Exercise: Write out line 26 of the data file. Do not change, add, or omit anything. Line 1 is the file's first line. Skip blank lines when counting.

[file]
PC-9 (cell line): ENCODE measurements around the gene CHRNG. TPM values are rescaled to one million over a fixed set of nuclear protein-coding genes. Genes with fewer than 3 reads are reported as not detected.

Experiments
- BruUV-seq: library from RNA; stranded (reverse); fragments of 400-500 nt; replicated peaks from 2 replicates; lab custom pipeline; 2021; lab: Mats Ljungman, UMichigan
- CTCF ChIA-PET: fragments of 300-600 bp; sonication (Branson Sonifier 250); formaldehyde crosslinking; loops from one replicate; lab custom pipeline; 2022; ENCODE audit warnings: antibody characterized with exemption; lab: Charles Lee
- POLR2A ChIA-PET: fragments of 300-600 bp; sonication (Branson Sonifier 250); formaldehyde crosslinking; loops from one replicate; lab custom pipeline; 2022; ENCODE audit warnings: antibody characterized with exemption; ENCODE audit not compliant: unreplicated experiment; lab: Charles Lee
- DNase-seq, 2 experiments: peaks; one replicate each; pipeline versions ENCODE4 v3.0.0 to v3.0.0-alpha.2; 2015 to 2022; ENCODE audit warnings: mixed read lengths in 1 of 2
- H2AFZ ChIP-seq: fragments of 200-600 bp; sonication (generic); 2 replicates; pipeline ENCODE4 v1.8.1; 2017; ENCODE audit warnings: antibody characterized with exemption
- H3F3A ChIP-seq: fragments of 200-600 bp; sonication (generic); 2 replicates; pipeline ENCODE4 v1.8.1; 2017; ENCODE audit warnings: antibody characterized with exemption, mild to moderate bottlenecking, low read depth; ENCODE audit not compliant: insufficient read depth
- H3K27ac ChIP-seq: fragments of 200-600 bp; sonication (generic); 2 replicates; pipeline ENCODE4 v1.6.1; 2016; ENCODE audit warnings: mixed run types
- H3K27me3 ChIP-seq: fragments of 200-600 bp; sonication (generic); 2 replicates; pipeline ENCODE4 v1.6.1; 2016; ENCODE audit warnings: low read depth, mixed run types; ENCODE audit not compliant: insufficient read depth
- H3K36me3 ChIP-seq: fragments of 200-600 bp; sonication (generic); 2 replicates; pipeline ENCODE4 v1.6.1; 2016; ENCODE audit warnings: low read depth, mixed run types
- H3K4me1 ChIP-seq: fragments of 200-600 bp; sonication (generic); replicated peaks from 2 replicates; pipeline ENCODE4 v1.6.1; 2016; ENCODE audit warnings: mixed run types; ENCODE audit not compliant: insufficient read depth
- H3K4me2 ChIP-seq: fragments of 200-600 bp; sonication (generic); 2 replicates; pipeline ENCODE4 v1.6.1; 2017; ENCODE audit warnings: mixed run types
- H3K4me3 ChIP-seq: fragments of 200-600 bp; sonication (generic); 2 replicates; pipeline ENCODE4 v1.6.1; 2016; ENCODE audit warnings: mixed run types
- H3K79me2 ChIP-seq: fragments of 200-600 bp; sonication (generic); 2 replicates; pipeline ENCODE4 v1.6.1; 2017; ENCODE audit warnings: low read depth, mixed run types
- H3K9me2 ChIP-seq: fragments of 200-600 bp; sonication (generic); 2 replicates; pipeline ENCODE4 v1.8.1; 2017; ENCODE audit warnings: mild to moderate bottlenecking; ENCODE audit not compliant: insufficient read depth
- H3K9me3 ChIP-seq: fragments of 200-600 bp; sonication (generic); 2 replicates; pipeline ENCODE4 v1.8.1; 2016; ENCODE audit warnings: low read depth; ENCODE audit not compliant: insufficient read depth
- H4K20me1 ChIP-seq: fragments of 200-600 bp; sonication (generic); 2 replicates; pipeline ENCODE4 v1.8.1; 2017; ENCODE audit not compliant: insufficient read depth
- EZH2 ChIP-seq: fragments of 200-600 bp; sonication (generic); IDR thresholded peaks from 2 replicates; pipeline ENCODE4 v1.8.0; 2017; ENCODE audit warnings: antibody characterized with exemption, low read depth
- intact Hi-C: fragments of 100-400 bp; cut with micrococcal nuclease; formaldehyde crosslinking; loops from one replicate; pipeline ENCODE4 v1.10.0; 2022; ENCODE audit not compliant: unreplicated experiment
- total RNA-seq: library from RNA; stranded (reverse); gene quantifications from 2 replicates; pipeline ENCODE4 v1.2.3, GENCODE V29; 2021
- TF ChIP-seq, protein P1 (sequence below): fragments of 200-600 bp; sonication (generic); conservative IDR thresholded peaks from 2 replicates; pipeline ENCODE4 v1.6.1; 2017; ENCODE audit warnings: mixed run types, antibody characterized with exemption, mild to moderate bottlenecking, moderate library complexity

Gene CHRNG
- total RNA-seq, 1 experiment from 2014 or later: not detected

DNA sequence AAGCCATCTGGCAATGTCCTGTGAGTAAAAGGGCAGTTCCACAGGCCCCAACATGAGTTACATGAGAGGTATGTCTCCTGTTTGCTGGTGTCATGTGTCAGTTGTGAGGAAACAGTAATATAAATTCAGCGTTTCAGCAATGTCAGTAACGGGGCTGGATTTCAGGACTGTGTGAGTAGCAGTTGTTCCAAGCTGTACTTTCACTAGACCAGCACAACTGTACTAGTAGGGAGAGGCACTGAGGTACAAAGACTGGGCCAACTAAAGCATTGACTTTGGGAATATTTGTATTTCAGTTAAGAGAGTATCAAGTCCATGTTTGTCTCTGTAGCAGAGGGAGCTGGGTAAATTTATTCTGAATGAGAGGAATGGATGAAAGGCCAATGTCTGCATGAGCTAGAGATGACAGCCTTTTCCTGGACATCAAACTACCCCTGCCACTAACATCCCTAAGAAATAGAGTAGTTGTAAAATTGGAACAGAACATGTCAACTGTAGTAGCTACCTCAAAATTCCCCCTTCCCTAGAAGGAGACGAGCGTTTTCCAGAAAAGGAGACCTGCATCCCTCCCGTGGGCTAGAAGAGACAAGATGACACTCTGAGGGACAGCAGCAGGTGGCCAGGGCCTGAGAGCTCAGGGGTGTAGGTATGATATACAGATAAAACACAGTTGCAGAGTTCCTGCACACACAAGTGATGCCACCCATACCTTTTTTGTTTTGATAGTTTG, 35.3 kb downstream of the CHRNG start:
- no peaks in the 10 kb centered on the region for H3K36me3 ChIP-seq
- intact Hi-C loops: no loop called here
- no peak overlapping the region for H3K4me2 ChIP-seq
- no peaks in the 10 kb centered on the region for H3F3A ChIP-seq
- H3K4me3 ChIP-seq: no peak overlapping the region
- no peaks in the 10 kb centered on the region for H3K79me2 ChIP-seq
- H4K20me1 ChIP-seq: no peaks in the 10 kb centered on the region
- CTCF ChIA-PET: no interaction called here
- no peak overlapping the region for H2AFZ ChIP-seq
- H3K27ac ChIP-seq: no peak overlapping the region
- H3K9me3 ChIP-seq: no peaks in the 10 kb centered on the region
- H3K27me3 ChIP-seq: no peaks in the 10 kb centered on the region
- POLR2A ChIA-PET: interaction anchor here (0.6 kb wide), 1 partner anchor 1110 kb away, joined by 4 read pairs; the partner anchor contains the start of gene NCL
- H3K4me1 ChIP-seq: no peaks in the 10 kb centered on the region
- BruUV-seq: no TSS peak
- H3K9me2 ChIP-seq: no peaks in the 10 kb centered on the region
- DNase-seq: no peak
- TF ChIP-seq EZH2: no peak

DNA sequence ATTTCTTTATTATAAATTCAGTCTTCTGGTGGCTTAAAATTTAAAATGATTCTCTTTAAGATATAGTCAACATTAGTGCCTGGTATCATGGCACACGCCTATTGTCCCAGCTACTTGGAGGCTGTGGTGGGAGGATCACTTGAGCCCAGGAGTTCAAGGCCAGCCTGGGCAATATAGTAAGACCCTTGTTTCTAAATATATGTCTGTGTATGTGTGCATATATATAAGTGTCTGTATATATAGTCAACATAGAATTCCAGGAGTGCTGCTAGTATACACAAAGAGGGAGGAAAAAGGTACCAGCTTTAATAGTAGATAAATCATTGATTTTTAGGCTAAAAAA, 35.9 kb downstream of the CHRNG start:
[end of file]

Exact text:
- no peaks in the 10 kb centered on the region for H3K36me3 ChIP-seq